(b Nottingham, Sept 19, 1944). English folk-rock and neo-traditional singer, fiddle player, songwriter and ethnomusicologist. In the early 1960s she was a resident singer at the Nottingham folk club. From 1964 to 1969, she and her husband Bob Pegg ran the traditional club the Sovereign in Leeds, and performed together on the national folk circuit. She introduced to the folk scene the English fiddle style (comprising short choppy bow strokes, double-stopping, drones and no vibrato), learnt from traditional fiddlers, including Jinky Wells, Peter Beresford and Harry Cox.

The Peggs recorded their interpretations of Sydney Carter's songs on And Now it is So Early (Galliard), and their own songs on He Came from the Mountains (Transatlantic, 1971), by which time they had launched the experimental and controversial folk-rock band Mr Fox . Carole Pegg's singer-songwriter album Carolanne (1973) mixed traditional English influences with rock and country music, and featured the guitarist Albert Lee. She went on to form Magus with Graham Bond while continuing to perform solo....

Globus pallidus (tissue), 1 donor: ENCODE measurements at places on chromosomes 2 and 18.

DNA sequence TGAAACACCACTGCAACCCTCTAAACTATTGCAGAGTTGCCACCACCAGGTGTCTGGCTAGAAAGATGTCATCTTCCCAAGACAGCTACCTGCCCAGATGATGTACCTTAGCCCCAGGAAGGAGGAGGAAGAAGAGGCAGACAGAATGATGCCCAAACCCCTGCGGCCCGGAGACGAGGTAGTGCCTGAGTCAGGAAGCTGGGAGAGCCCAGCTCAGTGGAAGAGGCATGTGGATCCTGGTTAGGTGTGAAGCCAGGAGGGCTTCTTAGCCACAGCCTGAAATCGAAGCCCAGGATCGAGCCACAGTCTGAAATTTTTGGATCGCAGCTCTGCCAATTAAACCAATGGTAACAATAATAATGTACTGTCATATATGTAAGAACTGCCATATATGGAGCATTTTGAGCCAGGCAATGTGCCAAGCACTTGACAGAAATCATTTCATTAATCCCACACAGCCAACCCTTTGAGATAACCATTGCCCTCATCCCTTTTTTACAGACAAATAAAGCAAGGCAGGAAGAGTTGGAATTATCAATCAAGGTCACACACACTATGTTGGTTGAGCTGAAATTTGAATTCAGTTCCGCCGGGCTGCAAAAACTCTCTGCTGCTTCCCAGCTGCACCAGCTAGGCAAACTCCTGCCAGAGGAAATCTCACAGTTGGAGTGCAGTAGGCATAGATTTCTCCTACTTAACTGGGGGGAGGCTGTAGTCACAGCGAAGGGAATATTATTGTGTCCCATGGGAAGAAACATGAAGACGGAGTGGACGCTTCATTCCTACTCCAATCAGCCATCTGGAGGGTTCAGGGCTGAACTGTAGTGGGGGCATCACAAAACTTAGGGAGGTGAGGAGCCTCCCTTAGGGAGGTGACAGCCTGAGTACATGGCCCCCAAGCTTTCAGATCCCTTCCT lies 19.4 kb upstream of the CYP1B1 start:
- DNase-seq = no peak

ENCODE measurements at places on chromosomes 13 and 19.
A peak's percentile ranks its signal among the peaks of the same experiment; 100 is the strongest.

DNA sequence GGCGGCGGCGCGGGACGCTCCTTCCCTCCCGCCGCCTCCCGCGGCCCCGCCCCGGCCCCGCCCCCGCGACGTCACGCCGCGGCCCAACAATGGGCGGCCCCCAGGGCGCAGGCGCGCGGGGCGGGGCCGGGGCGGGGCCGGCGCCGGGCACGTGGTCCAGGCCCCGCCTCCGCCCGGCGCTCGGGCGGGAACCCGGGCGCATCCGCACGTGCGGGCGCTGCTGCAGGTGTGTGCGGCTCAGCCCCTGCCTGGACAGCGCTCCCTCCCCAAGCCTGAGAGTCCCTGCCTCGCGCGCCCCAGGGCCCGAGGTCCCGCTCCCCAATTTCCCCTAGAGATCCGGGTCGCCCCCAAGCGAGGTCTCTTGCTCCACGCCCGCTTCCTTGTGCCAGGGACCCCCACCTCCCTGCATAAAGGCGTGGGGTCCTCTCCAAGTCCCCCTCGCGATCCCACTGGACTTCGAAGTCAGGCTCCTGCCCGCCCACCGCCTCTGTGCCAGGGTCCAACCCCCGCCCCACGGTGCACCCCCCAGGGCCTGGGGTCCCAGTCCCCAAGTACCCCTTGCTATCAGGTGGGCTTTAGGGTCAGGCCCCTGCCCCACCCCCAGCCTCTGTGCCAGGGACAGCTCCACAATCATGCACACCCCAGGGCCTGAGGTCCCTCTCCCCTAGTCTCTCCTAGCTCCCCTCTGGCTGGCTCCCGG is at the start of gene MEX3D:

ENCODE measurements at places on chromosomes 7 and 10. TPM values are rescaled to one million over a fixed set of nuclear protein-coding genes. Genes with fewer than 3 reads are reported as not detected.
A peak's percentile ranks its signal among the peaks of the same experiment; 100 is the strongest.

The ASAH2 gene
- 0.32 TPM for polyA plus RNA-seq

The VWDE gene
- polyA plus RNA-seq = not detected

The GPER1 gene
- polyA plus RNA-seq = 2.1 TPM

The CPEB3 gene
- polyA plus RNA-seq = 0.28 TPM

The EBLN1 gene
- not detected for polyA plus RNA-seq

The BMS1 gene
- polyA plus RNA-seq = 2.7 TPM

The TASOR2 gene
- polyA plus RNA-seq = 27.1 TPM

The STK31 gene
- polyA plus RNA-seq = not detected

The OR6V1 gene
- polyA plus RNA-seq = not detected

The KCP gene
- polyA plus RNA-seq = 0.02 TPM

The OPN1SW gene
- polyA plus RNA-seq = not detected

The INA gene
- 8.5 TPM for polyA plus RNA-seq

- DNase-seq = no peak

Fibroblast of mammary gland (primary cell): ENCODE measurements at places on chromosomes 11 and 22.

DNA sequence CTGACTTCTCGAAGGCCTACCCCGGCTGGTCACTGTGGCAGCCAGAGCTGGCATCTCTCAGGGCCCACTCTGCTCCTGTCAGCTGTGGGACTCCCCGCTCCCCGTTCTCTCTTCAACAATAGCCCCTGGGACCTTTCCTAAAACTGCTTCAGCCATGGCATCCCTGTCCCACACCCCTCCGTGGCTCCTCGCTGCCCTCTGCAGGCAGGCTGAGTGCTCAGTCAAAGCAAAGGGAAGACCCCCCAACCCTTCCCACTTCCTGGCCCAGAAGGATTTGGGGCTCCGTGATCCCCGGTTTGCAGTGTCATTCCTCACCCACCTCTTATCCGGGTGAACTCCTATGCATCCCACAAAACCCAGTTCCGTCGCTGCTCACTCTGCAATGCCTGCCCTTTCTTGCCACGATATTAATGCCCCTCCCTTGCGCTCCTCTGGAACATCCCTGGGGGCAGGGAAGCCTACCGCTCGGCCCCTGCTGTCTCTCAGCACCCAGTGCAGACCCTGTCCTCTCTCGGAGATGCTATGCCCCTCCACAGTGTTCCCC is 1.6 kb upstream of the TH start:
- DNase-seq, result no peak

Article

Jean Mongrédien

revised by Katharine Ellis

( b Paris, Oct 4, 1772; d Laon, May 26, 1832). French music historian, composer, singer and double bass player . He sang in the parish church choir of St Jacques-de-la-Boucherie in Paris, taking music lessons from the choirmaster, the Abbé d’Haudimont. He sang in the chorus of the Opéra from 1792 until 1799, then played the double bass in the Opéra orchestra until 1816. He was appointed professor of harmony at the Conservatoire in 1813, having worked as Catel’s assistant from 1811. In 1815 he was entrusted with the administration of the Conservatoire, serving as inspector general from 1816 to 1822 and succeeding the Abbé Roze as librarian in 1819. He also played the double bass in the orchestra of the Tuileries chapel from its reopening in 1802. He retired in 1822 to the département of Aisne, where he continued private studies until his death.